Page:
The Biofore Concept Car showcases the use of UPM’s innovative biomaterials in the automotive industry. The majority of parts traditionally made from plastics are replaced with high quality, safe and durable biomaterials, UPM Formi and UPM Grada, which can significantly improve the overall environmental performance of car manufacturing. The Biofore Concept Car is designed and manufactured by students from the Helsinki Metropolia University of Applied Sciences.
Parts made of UPM Grada thermoformable wood material are the passenger compartment floor, centre console, display panel cover and door panels. Grada technology revitalises the forming of wood with heat and pressure, and opens up new opportunities for designs not achievable with traditional methods. UPM Grada’s unique forming properties enable high quality ecological designs which are also visually appealing.
Parts made of UPM Formi biocomposite include front mask, side skirts, dashboard, door panels and interior panels. UPM Formi is a durable, high quality biocomposite for injection moulding, extrusion and thermoforming production. Consisting of renewable fibres and plastic, the material is non-toxic, odourless and uniform in quality. UPM Formi is ideal both for industrial and consumer applications. UPM’s responsible supply chain combined with use of renewable raw materials ensure a small carbon footprint.
The vehicle runs on UPM’s wood-based renewable diesel UPM BioVerno, which will significantly reduce greenhouse gas emissions compared to fossil fuels. UPM BioVerno is suitable for all diesel engines, including the 1.2 litre low-emission diesel engine featured in the Biofore Concept Car. Moreover, thanks to UPM’s biomaterials, the car is approximately 150 kilogrammes lighter than its equivalents, resulting in lower fuel consumption.
UPM Raflatac’s self-adhesive label materials are used to mark spare parts as well as in the interior and exterior design of the car. All labels used in the Biofore Concept Car have been manufactured using the latest adhesive technology and solvent-free production processes.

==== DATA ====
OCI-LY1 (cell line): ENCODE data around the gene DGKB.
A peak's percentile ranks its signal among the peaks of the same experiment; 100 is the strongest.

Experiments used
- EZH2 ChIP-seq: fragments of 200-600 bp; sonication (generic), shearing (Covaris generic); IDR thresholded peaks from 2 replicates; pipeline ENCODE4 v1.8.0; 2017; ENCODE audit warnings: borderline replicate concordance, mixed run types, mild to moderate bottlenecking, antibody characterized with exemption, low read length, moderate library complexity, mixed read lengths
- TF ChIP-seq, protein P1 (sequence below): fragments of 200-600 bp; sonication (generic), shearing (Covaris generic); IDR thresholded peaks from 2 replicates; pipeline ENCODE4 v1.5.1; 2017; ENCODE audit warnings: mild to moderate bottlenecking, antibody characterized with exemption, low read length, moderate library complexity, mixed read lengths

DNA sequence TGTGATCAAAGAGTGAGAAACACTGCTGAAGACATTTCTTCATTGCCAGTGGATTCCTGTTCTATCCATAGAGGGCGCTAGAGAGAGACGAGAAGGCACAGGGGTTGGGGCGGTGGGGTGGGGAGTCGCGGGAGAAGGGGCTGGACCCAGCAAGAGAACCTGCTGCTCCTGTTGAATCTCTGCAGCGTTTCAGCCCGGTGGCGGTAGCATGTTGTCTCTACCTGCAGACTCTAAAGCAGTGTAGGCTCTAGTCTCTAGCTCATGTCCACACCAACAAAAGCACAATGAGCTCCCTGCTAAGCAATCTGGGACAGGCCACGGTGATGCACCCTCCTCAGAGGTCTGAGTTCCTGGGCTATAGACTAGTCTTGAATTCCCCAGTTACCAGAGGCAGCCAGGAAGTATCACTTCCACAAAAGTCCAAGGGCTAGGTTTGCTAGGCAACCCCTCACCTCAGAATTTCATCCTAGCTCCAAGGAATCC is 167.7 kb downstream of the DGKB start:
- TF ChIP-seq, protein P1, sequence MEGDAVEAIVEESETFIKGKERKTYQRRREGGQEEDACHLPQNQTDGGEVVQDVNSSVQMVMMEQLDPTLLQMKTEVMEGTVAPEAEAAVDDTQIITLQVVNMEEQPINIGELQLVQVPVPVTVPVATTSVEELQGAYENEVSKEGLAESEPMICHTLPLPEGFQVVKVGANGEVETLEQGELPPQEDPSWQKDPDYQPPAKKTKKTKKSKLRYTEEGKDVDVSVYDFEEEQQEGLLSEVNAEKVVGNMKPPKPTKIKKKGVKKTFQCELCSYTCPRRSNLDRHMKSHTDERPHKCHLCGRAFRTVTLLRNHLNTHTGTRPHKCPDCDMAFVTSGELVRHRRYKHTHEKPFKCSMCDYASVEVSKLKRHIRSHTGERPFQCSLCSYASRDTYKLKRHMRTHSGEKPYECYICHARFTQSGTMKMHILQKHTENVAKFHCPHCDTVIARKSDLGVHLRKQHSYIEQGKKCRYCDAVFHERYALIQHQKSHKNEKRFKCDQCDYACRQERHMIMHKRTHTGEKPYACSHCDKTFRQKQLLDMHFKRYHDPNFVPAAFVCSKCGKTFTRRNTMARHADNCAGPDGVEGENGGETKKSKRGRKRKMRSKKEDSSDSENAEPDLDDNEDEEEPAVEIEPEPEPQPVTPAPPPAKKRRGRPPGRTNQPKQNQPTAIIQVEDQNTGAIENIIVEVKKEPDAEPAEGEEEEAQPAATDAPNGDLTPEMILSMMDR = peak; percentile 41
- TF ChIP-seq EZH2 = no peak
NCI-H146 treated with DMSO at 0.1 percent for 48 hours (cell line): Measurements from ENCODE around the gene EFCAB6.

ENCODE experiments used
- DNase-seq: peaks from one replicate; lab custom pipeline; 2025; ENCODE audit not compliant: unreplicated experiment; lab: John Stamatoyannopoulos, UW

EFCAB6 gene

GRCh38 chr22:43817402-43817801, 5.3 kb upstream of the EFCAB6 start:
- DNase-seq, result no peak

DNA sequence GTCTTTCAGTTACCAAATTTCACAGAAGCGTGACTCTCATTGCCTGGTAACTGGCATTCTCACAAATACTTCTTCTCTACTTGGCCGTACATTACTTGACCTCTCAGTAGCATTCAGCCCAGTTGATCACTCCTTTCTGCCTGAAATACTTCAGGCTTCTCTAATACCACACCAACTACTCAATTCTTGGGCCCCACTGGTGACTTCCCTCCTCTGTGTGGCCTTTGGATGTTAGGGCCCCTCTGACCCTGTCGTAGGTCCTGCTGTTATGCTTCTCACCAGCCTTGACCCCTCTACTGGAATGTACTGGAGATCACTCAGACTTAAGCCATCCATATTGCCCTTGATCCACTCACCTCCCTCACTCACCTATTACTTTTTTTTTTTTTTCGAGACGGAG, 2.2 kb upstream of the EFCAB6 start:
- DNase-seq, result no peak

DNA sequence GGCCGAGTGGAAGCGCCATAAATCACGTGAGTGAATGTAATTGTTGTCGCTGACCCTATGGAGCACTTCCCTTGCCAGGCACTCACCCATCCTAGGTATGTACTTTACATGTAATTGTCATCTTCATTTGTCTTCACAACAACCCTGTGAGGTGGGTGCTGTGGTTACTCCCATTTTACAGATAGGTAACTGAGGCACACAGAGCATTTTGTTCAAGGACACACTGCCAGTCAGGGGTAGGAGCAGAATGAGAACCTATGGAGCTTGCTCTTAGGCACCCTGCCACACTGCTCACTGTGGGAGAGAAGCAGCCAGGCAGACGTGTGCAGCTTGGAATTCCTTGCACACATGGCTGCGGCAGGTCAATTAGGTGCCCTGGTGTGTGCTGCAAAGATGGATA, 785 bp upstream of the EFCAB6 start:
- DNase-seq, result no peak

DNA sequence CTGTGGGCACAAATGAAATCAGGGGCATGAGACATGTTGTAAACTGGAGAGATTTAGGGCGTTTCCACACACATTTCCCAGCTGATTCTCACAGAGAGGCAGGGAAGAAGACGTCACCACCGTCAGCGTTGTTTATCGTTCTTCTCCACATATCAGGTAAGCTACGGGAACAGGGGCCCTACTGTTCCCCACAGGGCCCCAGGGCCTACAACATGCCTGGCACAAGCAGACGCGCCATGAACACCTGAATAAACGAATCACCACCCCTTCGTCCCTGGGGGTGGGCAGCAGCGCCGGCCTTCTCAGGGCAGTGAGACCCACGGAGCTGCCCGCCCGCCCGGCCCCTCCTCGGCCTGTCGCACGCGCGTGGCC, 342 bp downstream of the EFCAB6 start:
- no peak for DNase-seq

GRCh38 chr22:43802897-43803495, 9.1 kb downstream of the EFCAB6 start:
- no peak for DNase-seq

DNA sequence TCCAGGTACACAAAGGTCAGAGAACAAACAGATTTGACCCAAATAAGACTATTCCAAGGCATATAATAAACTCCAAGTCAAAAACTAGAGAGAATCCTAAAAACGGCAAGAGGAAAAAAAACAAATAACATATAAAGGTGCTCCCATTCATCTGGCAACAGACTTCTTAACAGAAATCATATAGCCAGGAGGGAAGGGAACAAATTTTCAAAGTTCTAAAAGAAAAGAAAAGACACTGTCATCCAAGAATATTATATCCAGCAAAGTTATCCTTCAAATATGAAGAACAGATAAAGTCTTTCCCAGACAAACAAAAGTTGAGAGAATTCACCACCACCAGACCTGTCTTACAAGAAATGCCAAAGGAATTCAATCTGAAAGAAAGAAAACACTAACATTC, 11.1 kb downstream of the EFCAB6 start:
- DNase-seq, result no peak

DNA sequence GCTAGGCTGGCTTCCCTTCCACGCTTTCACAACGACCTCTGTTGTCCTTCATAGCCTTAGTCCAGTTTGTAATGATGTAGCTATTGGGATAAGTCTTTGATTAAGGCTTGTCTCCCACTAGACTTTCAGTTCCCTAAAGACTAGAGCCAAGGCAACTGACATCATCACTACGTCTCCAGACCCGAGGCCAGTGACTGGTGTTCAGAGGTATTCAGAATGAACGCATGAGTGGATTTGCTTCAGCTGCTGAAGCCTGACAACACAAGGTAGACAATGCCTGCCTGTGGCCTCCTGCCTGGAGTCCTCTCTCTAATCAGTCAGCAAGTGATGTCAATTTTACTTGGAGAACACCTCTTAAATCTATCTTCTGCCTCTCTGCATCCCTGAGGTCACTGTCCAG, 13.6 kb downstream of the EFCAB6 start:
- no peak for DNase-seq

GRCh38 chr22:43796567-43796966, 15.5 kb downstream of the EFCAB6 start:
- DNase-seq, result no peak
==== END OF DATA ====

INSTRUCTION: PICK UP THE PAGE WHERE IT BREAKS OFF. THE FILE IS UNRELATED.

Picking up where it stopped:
“Sustainability is a major subject globally. We were excited to be able to design and build a vehicle that would demonstrate that already today we have biomaterials that are a real alternative to traditional oil-based materials. During the past four years of building the Biofore Concept Car, our students have come to see that these biomaterials are of high quality, durable and also offer new design opportunities,” says Pekka Hautala, Project Director from Metropolia.
“The Biofore Concept Car showcases the potential of UPM’s biomaterials. Not only for the automotive industry, but also for various other end-uses including design, acoustics – a wide range of industrial and consumer applications. The possibilities are endless,” says Elisa Nilsson, Vice President of Brand and Communications at UPM.
“According to our Biofore strategy, we create value from renewable raw material – wood from responsibly managed forests – and strive for a more resource efficient future. The Biofore Concept Car is a fine manifestation of this. We are proud of the cooperation with Metropolia’s automotive engineering and industrial design students, and what we have achieved together,” Nilsson concludes.